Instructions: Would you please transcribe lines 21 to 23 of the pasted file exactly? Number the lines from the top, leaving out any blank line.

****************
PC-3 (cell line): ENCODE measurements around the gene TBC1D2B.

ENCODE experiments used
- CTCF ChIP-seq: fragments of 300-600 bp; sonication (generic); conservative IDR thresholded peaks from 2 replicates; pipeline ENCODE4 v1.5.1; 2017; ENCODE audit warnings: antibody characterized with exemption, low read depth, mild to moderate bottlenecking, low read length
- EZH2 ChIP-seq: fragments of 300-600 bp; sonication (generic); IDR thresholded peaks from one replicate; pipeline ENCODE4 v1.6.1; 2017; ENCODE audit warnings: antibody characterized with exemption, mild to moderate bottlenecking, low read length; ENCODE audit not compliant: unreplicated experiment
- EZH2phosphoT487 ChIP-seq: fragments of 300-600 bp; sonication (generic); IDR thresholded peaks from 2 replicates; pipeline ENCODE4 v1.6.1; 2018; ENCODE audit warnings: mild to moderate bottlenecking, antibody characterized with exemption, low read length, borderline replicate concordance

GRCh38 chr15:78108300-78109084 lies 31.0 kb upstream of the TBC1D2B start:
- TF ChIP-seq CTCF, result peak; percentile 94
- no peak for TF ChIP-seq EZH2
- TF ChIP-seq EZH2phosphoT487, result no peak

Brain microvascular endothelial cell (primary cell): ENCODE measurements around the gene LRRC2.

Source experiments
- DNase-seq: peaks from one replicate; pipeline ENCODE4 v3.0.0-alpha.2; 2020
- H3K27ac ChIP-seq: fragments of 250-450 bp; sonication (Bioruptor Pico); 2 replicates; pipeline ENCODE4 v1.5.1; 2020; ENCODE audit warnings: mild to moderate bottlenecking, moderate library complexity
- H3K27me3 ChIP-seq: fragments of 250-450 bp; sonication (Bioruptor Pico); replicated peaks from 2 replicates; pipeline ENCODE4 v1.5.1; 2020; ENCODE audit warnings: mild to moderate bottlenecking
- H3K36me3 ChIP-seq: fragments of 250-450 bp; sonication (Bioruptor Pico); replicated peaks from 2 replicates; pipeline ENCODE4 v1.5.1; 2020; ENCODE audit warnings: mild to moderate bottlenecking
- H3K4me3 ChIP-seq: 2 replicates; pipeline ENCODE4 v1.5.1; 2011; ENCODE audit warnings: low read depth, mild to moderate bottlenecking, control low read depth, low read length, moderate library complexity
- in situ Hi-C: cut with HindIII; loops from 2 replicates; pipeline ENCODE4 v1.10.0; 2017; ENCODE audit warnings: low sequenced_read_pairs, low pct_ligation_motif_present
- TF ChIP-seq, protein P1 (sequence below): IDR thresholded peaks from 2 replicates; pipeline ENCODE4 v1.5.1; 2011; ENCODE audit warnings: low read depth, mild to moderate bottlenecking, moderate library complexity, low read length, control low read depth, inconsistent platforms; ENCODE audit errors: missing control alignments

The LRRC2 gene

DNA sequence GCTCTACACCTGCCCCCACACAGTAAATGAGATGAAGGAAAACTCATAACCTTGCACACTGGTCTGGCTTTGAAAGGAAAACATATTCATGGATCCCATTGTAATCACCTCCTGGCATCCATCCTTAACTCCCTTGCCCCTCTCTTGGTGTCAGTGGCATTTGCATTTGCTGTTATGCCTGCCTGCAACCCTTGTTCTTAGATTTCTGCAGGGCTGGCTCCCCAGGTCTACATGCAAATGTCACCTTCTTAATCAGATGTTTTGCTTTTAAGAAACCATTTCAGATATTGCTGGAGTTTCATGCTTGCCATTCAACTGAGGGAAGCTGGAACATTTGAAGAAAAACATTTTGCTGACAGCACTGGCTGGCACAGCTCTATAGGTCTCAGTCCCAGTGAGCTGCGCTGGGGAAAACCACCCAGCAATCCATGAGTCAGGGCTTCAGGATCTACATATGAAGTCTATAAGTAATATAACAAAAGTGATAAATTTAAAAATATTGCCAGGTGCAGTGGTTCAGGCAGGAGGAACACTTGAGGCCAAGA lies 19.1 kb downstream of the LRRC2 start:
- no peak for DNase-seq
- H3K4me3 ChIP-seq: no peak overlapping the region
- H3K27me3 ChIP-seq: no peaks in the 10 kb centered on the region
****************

- no peak for DNase-seq
- H3K4me3 ChIP-seq: no peak overlapping the region
- H3K27me3 ChIP-seq: no peaks in the 10 kb centered on the region